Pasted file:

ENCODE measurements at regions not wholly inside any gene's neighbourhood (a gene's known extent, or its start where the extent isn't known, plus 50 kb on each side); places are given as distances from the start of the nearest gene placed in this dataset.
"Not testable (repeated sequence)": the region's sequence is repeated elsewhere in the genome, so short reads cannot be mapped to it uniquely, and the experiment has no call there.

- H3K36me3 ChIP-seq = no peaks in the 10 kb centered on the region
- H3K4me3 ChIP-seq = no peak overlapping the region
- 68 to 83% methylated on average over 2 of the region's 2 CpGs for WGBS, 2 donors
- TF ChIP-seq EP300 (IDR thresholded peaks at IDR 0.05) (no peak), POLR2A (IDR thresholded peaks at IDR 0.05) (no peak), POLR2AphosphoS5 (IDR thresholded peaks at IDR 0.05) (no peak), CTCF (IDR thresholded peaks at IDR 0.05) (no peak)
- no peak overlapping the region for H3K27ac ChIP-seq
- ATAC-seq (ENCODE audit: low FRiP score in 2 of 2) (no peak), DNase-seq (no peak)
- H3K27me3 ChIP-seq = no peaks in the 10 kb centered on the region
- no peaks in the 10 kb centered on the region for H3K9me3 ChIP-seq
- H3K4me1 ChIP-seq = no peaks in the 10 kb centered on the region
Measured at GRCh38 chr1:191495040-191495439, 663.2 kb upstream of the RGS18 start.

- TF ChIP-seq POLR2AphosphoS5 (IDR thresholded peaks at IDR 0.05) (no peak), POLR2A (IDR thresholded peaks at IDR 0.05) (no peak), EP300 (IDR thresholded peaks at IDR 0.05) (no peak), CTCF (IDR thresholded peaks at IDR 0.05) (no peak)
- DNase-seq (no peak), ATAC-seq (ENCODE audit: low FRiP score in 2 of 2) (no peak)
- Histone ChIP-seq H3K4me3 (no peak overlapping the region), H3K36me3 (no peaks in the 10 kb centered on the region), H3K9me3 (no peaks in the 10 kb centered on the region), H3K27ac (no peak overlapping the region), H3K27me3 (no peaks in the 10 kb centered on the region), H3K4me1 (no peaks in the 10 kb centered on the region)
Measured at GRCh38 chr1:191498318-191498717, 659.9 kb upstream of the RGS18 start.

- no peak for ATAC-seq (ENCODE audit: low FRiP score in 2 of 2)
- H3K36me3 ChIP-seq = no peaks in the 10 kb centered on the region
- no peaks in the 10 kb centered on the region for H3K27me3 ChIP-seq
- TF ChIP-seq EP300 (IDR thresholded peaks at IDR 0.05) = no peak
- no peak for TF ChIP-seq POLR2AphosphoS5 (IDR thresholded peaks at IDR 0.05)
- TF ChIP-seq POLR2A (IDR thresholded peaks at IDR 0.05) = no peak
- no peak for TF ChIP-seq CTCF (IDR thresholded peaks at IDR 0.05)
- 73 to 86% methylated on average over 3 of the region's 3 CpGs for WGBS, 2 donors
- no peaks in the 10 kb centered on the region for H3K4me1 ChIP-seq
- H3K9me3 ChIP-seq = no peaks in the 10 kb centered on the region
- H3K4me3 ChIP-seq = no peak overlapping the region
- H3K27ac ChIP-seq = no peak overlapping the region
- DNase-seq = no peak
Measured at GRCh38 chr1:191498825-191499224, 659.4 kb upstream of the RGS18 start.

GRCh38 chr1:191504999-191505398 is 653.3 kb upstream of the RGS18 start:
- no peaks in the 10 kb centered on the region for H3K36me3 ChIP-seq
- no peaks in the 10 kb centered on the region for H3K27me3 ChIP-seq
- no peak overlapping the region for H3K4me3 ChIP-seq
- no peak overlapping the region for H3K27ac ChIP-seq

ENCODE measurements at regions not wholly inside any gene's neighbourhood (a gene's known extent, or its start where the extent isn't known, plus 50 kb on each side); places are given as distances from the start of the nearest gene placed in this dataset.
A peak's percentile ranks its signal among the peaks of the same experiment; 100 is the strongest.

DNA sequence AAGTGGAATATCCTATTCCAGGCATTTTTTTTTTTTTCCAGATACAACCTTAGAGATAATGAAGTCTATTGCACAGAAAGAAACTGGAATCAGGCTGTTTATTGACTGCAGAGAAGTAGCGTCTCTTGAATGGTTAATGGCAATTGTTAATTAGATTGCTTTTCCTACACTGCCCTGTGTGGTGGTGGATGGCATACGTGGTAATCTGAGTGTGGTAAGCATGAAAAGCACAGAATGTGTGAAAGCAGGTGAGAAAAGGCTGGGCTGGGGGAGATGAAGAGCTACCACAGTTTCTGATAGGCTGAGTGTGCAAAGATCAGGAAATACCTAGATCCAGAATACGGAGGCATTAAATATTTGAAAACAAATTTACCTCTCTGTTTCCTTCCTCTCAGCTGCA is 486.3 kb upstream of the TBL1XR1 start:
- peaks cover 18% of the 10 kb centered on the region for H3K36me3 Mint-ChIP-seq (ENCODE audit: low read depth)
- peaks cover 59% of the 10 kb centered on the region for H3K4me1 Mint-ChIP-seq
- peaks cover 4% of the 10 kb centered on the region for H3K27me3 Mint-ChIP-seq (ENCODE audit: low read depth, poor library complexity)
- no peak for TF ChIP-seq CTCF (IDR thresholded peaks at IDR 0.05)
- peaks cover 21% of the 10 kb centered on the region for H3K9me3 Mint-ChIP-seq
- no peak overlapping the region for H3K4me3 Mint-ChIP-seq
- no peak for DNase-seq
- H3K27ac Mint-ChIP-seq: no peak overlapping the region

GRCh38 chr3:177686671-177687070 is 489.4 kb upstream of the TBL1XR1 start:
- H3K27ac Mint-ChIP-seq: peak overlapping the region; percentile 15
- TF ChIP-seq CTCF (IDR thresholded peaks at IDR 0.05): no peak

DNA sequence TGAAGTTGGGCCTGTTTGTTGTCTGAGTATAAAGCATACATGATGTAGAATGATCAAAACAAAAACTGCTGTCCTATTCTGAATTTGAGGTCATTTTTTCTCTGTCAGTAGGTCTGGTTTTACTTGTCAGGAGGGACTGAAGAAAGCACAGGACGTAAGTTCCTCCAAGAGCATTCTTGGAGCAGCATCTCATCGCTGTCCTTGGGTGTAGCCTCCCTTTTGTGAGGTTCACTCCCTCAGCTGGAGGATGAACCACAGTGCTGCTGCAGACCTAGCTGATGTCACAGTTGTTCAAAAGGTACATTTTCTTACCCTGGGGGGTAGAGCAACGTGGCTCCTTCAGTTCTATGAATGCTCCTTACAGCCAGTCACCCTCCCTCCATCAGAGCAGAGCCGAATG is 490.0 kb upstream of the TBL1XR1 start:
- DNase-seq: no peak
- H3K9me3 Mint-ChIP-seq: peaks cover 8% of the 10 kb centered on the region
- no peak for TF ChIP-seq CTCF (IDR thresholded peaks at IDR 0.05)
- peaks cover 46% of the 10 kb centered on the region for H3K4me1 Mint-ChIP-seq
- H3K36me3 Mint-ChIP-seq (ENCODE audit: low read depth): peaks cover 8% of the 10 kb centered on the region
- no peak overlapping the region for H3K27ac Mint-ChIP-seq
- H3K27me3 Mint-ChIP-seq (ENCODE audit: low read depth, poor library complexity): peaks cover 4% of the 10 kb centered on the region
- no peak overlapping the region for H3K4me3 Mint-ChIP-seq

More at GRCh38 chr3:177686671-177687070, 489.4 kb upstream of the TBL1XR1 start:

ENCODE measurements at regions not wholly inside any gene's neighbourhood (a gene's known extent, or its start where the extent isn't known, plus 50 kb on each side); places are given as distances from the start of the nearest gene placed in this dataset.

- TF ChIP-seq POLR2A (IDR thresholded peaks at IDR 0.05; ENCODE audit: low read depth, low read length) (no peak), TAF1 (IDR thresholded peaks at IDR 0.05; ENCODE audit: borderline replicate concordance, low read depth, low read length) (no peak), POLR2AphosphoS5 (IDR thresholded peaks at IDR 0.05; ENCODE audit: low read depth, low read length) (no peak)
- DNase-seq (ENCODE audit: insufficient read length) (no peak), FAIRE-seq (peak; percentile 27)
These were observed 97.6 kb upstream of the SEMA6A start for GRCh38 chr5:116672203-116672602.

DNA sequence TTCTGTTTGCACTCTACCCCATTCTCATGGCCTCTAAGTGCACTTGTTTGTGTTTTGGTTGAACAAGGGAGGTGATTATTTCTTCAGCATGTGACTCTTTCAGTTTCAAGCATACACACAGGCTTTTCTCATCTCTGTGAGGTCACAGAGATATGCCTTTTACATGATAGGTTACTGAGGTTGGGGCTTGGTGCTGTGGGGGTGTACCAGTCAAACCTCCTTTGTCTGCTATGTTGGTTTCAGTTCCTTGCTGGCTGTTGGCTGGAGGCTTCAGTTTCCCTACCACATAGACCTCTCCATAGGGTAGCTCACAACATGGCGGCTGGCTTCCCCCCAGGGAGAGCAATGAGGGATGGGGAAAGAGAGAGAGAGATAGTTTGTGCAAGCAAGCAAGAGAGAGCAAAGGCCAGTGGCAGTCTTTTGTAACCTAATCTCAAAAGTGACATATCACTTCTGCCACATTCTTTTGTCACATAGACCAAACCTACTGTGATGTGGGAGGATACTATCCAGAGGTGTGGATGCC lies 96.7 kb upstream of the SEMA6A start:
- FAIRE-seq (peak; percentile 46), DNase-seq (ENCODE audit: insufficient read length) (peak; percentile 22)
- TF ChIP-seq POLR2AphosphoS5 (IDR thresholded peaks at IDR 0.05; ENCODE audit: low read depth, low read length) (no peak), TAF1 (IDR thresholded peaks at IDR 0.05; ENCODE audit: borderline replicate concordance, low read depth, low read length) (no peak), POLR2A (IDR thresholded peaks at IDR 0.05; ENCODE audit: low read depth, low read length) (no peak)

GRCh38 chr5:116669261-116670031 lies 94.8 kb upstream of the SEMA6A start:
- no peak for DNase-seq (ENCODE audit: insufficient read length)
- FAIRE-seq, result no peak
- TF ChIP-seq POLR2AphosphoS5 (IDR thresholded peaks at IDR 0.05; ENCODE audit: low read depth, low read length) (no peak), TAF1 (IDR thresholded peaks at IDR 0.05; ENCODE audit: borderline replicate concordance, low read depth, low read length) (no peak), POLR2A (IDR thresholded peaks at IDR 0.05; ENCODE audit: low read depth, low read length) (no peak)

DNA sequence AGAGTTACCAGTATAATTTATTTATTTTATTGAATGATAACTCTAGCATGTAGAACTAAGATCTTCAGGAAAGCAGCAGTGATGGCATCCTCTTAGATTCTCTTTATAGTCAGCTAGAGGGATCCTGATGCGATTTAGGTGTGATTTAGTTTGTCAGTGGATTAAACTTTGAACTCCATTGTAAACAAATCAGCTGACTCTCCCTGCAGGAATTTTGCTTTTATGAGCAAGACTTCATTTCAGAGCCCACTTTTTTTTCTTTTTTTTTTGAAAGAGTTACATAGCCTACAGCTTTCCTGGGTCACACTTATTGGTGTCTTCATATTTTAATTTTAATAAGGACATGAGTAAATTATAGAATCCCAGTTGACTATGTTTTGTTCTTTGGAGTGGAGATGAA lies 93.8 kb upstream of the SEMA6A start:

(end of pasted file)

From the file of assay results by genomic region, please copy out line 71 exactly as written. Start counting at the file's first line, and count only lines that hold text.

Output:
DNA sequence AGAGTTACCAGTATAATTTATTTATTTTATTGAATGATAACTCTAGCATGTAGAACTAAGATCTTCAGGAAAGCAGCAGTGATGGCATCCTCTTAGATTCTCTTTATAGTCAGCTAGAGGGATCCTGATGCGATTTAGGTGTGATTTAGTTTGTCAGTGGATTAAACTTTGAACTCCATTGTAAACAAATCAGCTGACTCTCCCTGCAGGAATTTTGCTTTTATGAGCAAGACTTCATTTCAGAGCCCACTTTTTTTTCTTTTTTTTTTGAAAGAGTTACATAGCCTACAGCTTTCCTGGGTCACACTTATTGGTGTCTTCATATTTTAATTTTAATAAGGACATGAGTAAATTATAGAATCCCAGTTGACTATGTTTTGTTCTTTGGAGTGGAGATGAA lies 93.8 kb upstream of the SEMA6A start: